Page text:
Aviation Flight School

2206 words 9 pages

Mark G. Losee
Utah Valley State College


The research focused on the ways in which flight schools can provide a specialized training format that satisfies goals for both professional and recreational pilots. These are unique ways in which, flight schools can achieve flight instruction for students by providing a strong training format that meets the individuals needs. Offering practical and theoretical skills to the students, and ensuring professional instructors. Also the use of modern facilities and equipment for teaching students; with a strong emphasis for FAA standards during all phases of instruction. These are some ideas flight schools should adopt in
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Not just of students for the flight school, but primarily the student’s knowledge. (J. Gifford, personal communication, April 7, 2008)

Emphasis on FAA Standards
“The flight school falls under a variety of Federal Aviation Regulations…FAR Part 91 is the basic set of regulations for general flight operations. In addition to that, flight training can be conducted under FAR Part 61, the regulation for flight training or under a combination of FAR Part 61 and 141.” (Vincent, 2008)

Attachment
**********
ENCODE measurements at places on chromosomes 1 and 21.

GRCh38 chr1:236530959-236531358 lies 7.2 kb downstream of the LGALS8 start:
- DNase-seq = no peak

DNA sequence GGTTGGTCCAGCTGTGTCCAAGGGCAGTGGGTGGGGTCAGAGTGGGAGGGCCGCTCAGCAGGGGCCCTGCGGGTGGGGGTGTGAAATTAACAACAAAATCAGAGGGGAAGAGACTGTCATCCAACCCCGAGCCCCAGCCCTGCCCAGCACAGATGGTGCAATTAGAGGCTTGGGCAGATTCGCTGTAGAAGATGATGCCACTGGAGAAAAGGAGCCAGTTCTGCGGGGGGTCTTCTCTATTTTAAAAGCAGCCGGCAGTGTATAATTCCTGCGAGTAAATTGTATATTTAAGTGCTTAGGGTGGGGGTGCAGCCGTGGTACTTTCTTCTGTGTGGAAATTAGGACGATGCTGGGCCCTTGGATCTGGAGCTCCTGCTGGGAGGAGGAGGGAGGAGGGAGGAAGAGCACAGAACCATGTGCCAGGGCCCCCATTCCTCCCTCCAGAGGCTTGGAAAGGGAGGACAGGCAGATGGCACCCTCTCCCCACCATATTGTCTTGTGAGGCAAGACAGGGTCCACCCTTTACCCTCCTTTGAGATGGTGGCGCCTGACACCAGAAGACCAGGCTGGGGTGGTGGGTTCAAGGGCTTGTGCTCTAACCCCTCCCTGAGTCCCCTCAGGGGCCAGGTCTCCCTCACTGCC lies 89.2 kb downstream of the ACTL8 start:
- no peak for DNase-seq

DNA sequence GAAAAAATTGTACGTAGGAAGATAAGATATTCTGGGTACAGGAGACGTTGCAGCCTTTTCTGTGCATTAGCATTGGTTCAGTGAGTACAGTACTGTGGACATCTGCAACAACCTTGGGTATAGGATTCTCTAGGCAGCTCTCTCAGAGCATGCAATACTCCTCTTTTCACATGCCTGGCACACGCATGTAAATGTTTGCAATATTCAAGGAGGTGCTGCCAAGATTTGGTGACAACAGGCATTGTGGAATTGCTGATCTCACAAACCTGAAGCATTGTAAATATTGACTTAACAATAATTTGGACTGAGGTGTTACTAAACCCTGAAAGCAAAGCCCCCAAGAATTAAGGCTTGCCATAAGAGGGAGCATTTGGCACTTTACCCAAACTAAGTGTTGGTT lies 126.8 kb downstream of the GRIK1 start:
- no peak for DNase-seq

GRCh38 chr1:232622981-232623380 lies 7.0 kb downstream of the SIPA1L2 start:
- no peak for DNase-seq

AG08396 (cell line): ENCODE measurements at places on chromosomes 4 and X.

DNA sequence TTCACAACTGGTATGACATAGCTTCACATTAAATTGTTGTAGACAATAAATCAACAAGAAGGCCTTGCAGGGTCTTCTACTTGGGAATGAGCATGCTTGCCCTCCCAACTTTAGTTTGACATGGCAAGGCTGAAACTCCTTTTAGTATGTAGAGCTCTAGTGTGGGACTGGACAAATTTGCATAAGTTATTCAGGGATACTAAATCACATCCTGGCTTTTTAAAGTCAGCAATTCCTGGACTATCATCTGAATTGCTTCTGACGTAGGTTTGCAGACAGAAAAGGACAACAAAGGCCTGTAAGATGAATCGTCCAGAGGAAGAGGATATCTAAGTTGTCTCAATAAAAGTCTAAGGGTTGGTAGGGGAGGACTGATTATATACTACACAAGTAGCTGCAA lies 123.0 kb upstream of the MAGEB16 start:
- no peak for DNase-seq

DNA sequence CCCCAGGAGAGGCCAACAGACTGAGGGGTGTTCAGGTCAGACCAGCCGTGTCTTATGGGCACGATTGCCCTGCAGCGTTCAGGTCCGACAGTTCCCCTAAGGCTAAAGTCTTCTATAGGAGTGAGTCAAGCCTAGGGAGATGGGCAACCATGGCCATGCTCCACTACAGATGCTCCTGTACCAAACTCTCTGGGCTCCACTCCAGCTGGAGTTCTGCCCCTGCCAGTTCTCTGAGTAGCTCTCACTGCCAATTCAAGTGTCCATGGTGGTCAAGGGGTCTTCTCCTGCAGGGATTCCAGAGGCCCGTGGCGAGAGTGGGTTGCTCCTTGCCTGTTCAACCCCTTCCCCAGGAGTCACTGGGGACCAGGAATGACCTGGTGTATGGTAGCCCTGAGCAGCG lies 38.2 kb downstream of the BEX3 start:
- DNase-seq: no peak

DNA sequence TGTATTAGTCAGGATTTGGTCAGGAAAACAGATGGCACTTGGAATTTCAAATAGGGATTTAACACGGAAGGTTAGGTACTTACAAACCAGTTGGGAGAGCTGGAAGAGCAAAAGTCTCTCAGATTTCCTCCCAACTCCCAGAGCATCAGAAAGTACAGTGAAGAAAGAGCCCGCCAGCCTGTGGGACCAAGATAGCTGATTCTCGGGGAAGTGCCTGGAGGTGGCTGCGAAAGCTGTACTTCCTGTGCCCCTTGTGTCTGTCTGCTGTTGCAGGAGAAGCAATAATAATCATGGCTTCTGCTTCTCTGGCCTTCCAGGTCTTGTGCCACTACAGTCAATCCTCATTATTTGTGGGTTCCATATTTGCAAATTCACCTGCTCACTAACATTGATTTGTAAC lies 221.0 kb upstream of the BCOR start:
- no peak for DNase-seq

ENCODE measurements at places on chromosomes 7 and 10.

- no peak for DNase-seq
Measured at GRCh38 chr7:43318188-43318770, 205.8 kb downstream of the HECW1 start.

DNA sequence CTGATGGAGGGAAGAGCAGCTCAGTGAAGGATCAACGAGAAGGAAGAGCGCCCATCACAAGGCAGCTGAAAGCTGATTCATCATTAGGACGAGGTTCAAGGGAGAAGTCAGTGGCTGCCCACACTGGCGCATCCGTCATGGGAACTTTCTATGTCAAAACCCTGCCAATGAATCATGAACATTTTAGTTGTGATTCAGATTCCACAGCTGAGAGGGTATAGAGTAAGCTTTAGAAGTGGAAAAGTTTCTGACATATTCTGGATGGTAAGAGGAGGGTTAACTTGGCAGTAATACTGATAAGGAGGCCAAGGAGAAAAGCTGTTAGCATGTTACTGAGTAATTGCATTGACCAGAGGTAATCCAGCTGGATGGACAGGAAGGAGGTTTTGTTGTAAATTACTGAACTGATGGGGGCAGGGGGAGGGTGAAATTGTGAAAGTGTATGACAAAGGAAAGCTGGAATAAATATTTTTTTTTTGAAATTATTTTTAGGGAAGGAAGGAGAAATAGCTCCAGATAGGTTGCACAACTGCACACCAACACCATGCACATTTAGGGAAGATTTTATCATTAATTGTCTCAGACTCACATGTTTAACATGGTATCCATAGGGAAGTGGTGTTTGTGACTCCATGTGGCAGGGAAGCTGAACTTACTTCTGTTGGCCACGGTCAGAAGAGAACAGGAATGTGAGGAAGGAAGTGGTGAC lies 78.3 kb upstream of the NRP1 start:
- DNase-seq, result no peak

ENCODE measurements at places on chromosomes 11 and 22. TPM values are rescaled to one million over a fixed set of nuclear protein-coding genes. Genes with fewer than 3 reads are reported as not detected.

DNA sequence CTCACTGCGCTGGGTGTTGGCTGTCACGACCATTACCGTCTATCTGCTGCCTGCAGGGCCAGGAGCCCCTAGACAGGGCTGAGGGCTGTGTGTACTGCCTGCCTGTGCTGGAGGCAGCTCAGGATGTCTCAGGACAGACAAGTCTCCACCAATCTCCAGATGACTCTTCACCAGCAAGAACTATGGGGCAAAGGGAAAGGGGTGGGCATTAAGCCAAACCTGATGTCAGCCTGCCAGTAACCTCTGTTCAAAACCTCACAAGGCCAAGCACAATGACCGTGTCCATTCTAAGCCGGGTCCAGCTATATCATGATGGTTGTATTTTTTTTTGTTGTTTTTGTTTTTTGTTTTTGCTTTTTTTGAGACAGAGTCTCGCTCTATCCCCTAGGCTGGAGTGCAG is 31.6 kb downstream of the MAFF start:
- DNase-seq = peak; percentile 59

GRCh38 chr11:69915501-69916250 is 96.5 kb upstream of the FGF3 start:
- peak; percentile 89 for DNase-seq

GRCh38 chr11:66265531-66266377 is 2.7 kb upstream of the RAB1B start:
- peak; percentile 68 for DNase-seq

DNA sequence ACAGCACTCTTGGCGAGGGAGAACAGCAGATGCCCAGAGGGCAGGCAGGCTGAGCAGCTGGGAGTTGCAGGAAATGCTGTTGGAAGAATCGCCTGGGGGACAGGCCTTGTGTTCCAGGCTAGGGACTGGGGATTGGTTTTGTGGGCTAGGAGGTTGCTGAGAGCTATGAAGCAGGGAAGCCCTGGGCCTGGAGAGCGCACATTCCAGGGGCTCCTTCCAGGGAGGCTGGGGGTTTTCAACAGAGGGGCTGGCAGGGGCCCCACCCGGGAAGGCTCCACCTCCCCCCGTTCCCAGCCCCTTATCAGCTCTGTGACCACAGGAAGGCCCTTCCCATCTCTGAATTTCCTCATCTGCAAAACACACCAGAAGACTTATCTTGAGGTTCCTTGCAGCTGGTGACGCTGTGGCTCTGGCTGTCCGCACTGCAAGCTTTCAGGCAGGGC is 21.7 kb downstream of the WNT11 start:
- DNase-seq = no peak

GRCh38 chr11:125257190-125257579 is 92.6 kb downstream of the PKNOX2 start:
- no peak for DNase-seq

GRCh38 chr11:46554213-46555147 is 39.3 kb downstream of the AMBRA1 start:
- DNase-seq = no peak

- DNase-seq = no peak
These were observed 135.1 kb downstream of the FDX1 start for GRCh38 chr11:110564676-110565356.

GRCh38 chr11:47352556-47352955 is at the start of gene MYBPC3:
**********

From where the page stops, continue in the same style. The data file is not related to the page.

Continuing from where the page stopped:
Flight schools are divided into FAA-approved (part 141) and non-approved (part 61) they are usually divided based on the regulations under which they operate. FAA-approved schools “voluntarily submit their procedures and training to a higher standard of curriculum use, regulation and paperwork in exchange for lower hour requirements prior to a student receiving a flight certificate or rating.” (Vincent, 2008) Also they are periodically audited, this is done to ensure that they follow the laid down training format. Have detailed FAA certified course outlines, the course outlines are detailed and certified to ensure that what is covered in one aviation institution is covered in all other schools. It must meet trainee pilot performance rates to maintain certification. While non-approved (part 61) schools do not have similar requirements, they cater for students who need more flexibility with lesson content and scheduling. (Flight Training, 2004)


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